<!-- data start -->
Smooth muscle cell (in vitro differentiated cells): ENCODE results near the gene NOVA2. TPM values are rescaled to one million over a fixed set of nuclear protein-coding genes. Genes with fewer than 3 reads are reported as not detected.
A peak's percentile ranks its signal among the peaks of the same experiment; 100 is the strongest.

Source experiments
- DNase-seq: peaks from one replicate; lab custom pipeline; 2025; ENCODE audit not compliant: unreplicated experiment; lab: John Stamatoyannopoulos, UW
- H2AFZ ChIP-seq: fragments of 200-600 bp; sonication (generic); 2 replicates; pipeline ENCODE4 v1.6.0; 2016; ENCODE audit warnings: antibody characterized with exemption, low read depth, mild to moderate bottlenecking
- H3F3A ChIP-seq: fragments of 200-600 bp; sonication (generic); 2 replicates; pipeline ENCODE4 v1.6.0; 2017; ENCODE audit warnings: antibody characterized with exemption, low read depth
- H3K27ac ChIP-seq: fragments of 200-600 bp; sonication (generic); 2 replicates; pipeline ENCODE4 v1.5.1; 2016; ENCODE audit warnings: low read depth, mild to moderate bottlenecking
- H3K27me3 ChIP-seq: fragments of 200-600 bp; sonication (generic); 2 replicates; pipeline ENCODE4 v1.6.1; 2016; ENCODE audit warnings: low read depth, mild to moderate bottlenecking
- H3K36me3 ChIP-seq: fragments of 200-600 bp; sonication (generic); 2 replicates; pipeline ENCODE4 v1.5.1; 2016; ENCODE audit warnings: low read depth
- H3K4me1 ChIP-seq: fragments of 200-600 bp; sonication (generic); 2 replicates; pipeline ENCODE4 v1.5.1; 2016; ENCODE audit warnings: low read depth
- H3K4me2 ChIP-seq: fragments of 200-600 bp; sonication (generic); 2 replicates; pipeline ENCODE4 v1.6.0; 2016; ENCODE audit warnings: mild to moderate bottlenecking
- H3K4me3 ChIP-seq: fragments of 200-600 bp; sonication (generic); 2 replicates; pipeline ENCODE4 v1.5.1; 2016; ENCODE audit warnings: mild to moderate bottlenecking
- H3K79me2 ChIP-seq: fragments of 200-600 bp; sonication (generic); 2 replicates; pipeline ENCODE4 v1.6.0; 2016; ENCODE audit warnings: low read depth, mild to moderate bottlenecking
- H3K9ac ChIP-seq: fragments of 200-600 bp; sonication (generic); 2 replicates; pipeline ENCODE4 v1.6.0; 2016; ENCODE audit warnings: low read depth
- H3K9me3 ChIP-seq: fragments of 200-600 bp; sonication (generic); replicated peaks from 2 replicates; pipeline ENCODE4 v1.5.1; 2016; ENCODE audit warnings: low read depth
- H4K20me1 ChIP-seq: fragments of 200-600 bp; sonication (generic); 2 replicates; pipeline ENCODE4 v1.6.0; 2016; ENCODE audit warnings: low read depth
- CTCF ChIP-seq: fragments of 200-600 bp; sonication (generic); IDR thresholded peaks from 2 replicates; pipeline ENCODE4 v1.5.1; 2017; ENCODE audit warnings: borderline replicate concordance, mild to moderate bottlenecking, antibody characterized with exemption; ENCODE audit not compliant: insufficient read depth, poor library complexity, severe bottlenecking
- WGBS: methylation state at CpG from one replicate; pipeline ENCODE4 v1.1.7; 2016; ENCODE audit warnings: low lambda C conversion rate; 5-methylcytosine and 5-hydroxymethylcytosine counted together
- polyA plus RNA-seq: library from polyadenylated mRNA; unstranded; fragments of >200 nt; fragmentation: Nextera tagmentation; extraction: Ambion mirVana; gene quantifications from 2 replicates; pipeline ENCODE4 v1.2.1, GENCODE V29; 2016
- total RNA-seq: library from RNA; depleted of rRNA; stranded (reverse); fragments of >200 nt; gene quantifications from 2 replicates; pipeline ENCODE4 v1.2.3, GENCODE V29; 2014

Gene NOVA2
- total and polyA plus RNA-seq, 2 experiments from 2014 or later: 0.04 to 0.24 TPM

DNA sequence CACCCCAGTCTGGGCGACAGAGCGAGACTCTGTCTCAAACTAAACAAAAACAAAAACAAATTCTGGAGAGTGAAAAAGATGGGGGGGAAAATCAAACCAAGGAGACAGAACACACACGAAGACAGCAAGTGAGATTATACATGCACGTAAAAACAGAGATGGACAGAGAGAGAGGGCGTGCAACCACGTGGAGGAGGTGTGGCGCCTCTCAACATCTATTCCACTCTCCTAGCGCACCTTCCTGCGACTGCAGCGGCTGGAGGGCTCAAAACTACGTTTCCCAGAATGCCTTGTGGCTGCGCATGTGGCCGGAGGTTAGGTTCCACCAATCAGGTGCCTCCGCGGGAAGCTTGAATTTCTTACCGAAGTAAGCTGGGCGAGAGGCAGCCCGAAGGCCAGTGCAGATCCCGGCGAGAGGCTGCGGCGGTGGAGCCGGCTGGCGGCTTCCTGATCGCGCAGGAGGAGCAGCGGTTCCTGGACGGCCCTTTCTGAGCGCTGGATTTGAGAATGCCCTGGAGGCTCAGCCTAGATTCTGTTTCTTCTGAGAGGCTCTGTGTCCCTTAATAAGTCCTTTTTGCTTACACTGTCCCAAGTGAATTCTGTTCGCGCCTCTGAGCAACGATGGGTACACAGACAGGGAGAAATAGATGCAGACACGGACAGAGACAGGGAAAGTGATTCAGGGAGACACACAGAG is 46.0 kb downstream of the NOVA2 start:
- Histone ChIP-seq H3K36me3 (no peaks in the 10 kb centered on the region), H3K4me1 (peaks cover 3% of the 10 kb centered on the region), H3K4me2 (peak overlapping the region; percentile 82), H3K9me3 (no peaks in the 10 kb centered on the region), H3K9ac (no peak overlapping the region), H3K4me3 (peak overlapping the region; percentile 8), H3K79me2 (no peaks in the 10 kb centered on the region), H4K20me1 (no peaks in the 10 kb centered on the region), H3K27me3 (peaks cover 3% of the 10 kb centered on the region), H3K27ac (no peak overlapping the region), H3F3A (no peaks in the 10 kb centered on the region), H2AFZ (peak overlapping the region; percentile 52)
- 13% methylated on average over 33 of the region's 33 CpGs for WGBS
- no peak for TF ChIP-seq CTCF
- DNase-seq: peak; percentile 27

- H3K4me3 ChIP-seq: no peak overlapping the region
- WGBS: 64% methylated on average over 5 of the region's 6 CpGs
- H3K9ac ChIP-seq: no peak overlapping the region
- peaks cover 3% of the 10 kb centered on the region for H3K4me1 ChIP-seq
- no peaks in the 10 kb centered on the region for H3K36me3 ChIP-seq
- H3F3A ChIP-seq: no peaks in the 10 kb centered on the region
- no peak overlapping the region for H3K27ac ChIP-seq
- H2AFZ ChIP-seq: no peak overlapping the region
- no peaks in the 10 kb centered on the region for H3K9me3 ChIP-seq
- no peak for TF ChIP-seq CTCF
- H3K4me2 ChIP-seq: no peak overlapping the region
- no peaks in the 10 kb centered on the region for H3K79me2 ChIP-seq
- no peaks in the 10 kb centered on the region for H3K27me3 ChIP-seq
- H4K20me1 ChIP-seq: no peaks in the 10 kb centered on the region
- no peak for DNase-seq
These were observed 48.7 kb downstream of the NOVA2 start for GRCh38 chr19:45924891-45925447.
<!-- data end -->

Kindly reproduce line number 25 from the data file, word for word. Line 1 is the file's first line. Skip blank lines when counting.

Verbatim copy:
- 13% methylated on average over 33 of the region's 33 CpGs for WGBS